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Passionate council leader at PC meeting

16th July 2013 @ 10:10am – by Webteam
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Councillor Michael Jones, leader of Cheshire East Council, attended last night's Audlem Parish Council meeting and addressed the issues raised by the Gladman proposal to build up to 120 houses at Little Heath. He then took questions from parish councillors and members of the public.

In a passionate, and at times very personal address, Michael Jones said Audlem was a key village, a local service centre, and therefore will have to see more houses over the next twenty years. But, instead of the expected hundred or so new properties, the draft Local Plan envisaged fewer, indicating around seventy in all over twenty years.

He described how massive resources had now been thrown behind completing the Local Plan and that it would be completed by September before going out for consultation and then final formal approval.


He described how Cheshire East was now, starting today, fighting a series of fifteen planning proposals across the borough. The aim: to establish that Cheshire East had met its five year housing supply figure. Once that was proved it would be key to all subsequent appeals by developers such as Gladman.

He went on to describe how he has spoken over the past year about protecting villages like Audlem but acknowledged that a 'gap' had emerged in planning law that had created a developers' "feeding frenzy." This has meant the need to accelerate the Local Plan was vital and, as well as the council's own resources, over £1million had been spent on consultants, while regular discussions with central government and MPs, including the Planning Minister, Nick Bole, have taken place.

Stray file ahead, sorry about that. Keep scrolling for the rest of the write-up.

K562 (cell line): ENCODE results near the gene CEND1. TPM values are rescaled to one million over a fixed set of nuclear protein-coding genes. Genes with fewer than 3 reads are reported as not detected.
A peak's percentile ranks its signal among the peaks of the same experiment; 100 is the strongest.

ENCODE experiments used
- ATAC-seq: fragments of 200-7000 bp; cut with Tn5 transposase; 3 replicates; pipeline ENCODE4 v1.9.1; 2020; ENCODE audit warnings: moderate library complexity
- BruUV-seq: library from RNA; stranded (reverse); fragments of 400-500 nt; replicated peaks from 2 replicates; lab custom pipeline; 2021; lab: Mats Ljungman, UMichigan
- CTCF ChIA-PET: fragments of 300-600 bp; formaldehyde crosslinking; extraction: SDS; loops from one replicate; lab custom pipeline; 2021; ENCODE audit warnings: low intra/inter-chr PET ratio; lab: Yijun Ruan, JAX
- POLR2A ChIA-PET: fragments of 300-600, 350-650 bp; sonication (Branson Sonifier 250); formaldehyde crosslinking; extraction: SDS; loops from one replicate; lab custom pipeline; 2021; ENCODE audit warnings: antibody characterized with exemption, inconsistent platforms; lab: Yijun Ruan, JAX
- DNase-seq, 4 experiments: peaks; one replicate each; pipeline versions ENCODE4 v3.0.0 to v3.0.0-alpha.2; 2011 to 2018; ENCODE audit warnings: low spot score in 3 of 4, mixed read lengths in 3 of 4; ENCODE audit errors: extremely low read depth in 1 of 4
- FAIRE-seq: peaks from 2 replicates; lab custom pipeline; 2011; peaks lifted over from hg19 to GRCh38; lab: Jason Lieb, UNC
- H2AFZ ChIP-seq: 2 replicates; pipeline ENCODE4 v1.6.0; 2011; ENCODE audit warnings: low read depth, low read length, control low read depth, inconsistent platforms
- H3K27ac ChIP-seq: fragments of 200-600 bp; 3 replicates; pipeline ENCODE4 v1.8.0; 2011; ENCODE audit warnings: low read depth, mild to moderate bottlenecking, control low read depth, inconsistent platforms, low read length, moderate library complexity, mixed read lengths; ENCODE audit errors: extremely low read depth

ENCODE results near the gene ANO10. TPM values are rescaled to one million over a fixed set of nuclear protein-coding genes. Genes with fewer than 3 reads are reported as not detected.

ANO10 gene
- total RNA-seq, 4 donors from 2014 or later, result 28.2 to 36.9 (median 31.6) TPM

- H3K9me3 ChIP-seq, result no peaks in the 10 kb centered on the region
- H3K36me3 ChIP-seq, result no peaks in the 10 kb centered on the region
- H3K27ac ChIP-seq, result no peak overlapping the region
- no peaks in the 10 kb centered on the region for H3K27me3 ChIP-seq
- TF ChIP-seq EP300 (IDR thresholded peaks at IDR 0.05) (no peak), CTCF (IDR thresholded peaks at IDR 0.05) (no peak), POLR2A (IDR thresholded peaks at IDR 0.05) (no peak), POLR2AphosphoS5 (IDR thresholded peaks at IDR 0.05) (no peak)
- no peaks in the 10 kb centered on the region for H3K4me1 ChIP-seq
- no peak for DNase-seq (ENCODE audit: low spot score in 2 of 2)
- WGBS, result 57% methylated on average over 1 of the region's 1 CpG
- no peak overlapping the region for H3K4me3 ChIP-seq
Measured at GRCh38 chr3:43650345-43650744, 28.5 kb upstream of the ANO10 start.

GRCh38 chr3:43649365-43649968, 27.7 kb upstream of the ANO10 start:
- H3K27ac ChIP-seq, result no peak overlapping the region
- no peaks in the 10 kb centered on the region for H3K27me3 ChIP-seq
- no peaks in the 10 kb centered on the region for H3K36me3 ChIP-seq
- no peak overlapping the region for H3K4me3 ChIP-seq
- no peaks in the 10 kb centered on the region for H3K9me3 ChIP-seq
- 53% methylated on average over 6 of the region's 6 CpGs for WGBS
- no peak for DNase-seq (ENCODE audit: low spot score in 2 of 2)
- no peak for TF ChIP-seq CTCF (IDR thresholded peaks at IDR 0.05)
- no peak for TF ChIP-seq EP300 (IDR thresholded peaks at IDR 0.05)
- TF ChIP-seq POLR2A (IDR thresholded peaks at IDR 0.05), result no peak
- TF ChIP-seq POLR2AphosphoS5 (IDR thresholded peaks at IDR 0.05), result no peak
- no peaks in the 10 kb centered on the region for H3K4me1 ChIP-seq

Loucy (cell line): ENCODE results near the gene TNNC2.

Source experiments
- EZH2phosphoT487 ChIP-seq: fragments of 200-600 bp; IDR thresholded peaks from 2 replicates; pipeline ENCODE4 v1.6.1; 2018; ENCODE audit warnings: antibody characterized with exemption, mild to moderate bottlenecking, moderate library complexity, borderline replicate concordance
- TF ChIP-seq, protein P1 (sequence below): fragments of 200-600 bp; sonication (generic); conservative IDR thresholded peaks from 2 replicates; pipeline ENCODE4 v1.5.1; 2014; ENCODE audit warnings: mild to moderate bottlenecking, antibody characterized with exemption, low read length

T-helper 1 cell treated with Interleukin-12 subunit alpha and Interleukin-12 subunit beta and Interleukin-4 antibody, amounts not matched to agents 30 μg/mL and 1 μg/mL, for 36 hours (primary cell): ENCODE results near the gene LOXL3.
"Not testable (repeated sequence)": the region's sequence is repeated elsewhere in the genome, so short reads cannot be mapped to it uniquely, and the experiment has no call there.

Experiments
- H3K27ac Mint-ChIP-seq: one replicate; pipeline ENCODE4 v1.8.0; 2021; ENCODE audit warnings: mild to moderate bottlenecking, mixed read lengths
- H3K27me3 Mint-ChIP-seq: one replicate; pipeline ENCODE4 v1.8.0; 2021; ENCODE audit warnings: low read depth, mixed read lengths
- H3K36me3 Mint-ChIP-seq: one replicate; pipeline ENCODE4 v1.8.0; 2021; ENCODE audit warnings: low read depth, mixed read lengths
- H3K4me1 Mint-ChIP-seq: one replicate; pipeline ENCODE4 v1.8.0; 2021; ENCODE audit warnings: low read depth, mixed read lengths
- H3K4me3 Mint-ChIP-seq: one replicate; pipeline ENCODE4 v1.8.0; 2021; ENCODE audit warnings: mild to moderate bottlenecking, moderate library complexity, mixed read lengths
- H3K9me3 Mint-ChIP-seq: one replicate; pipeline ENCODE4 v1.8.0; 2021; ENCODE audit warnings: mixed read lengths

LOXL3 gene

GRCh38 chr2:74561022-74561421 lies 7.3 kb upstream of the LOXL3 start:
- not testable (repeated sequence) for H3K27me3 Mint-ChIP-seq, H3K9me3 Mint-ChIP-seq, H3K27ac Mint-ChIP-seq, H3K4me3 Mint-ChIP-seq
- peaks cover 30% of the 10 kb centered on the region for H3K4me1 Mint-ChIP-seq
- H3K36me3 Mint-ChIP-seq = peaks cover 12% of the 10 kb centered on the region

He stressed that houses had to be where the jobs are, not in villages like Audlem. This meant that the bulk of south Cheshire's new housing over the twenty year plan will be in Crewe.

Praise for Audlem

Michael Jones then went on to describe how hard Cheshire East will fight on these planning issues while also praising Audlem as a benchmark admired by many other villages for achievements such as its Parish Plan, its Village Design Statement and AudlemOnline, the latter very widely read in other villages. He asked parish councillors whether they knew how many affordable properties were needed and was told that a recent survey showed about thirty.

He wanted to see sustainable development. That fight starts with an appeal today and Cheshire East will refuse on planning grounds developments outside the Local Plan and settlement boundaries. The only exceptions would be for affordable housing. He stressed that Cheshire East was fighting for Audlem before, in answer to a question, saying that the gap being exploited by speculative developers is closing and it's too late in Cheshire East for the developers.

Looking at Audlem, he said that if there was an appeal if Cheshire East had rejected the Gladman proposal on planning grounds, the appeal would probably be heard in April by which time the Local Plan will be in place.

He then took questions on the impact on health services of the many housing proposals and said all developments over ten properties will be subject to a detailed Health Impact Assessment.

Shoulder to shoulder

He concluded by saying that Cheshire East was fighting "shoulder to shoulder" with communities like Audlem. While Cheshire East will see 20,000 new properties as the population continues to rise, they had to be sustainable and located where the jobs are. Cheshire East has the law on its side, it is working with the government to ensure sustainable development, not what would be unsustainable growth in Audlem and villages like it.

Michael Jones stressed that Cheshire East will put the money behind the appeals and that this is democracy in action. Eventually we will win, he said, and the fight starts today with the first of the fifteen appeals the council is now fighting. And if any of those cases are lost, the houses in that lost case will immediately be added to the five-year housing supply figure, thus reducing the chances of developers winning subsequent cases.

This article is from our news archive. As a result pictures or videos originally associated with it may have been removed and some of the content may no longer be accurate or relevant.

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